0 Poa friend or foe

DSC_0138-1500.jpgA Buckinghamshire based Head Greenkeeper has successfully increased the percentage of Bent grasses on his greens, by going against accepted practise in the treatment of Poa annua.

Steve Horwood, in charge at Chiltern Forest Golf Club near Aylesbury in the Chiltern Hills, believes that following a flexible programme of fertiliser application, combined with good cultural practise, enables him to produce good playing surfaces throughout the year.

"We are a north facing course a few hundred feet above sea level, and because of that our growing season is restricted to about four months of the year," he says. "We have a combination of soil based, and some sand based greens and trying to get them consistent with each other can be difficult."

After suffering some poor winters after he first arrived at the club in 2001, Steve had to reassess the way he managed the greens going into the winter months.

"Being a cold course we suffered severe Poa die back, and the greens became susceptible to disease at the back end of the year," he explains. "By the start of Spring the greens would lack grass coverage, and we were beginning to receive criticism from our members."

In conjunction with Iain Richardson at Headland Amenity, Steve embarked on a balanced feeding programme throughout the year to maximise the full potential of the greens. Headlands Multigreen Mini 12-0-44, a controlled release potassium based fertiliser, is applied between September - November dependant on the existing soil temperatures at that time.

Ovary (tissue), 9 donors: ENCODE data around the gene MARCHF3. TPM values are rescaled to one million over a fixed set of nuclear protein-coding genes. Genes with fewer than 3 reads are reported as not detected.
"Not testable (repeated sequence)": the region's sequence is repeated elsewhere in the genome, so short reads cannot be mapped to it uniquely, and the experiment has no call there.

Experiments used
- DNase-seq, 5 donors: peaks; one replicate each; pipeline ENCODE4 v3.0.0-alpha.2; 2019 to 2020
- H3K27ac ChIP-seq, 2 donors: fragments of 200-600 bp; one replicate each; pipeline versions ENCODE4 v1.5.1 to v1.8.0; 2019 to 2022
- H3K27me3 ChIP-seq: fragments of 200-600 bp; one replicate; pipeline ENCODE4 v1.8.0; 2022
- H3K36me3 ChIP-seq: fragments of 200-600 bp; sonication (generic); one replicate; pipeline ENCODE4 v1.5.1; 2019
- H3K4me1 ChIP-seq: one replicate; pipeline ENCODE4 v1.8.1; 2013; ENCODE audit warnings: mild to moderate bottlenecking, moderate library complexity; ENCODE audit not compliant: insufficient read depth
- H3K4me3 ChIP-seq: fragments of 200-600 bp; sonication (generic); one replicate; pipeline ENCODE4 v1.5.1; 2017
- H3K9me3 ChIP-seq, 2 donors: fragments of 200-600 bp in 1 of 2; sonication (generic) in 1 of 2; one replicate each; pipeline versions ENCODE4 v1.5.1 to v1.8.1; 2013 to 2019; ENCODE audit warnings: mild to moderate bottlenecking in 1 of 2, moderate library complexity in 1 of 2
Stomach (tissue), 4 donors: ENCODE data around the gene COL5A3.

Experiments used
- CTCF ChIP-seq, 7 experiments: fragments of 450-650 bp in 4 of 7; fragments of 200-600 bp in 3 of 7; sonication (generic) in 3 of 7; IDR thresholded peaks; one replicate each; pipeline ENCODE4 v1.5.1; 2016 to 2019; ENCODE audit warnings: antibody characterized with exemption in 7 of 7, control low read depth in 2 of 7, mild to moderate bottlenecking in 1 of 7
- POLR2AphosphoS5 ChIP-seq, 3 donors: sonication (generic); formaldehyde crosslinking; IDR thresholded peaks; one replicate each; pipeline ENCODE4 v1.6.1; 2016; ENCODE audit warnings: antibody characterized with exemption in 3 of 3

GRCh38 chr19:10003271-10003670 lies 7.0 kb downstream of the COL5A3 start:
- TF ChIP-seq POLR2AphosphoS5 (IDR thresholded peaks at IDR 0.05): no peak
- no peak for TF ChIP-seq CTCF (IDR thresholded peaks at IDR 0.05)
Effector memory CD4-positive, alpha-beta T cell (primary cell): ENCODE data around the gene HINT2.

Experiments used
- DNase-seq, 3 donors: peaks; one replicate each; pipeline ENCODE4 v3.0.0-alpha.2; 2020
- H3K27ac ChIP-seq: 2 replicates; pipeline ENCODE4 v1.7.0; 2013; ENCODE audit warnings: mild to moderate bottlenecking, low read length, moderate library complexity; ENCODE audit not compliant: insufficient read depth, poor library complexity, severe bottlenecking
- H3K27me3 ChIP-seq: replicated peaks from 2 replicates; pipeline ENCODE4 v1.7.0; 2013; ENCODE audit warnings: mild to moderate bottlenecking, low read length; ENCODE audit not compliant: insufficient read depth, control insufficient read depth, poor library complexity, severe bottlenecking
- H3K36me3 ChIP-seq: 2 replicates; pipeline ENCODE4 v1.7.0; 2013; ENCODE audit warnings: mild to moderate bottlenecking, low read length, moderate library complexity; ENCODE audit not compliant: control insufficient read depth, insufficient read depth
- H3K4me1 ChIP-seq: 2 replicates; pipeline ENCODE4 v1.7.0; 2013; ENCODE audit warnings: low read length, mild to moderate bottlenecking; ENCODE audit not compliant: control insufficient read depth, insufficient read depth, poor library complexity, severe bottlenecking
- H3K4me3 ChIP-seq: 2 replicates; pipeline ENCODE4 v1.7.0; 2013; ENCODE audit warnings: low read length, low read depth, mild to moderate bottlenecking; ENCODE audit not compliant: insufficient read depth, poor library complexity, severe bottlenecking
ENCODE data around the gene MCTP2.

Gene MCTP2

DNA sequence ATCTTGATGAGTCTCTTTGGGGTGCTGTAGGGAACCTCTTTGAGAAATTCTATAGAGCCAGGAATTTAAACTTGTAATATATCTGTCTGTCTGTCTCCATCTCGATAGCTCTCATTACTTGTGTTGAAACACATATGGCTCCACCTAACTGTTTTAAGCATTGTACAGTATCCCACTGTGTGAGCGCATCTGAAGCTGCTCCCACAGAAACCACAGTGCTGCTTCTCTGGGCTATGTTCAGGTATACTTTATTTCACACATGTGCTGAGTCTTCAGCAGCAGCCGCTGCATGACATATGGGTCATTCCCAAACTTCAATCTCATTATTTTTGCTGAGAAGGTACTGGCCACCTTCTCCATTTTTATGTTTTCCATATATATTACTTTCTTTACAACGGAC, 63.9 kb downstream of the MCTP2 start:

steve\'s greens 008.jpg"We have found that the grass plant copes better through the winter months by being healthy," Steve continues. "A low rate application trickle feeds the greens over a 6 month period and is only available should the plant require it."

A spring starter of 6-5-18+Mg0+4Fe is applied in March, followed by C-Complex
7-0-7 in April, a new organic granular fertiliser, containing aerobically composted cow manure.

This, combined with Steve's Spring renovation work, involving the use of a 'Graden' and some drill n fill work, gives the greens a good start approaching the growing season.

A little and often approach to a foliar feeding programme of Headlands soluble and liquid fertilisers ( N sure, Solufeed High K and Seamac Ultra Plus), and Primo Maxx a plant growth regulator, is used throughout the growing season.

"The Primo Maxx holds the Poa back and allows the Bents to out compete it, leading to an increase in green speed that is sustainable," Steve explains.

Hollow coring and overseeding is carried out in August, when soil temperatures can be guaranteed to be at their maximum for Bent seed germination, and is followed by a turf hardener package in September/October.

Steve believes there is a lot of emphasis in green keeping today on trying to eradicate Poa. "This is simply unachievable for the vast majority of us, so work with it," he says. "Give it enough to survive but not enough to flourish. We have 600 members who expect to play golf right through the winter. By choosing to manage the Poa the way we are, we can supply a good playing surface throughout the year. Our Bent/Poa ratio is increasing all the time and we are getting fewer incidences of disease, resulting in less scarring.

Fine turf care is so much a science now and golfers demand that you get it right. By adopting this approach we feel we are getting the best out of our given situation. As a Head Greenkeeper you have got to make your own decisions based on visible results."

For further information contact Headland Amenity on Tel: 01223 597834 or visit their website at: www.headlandamenity.com

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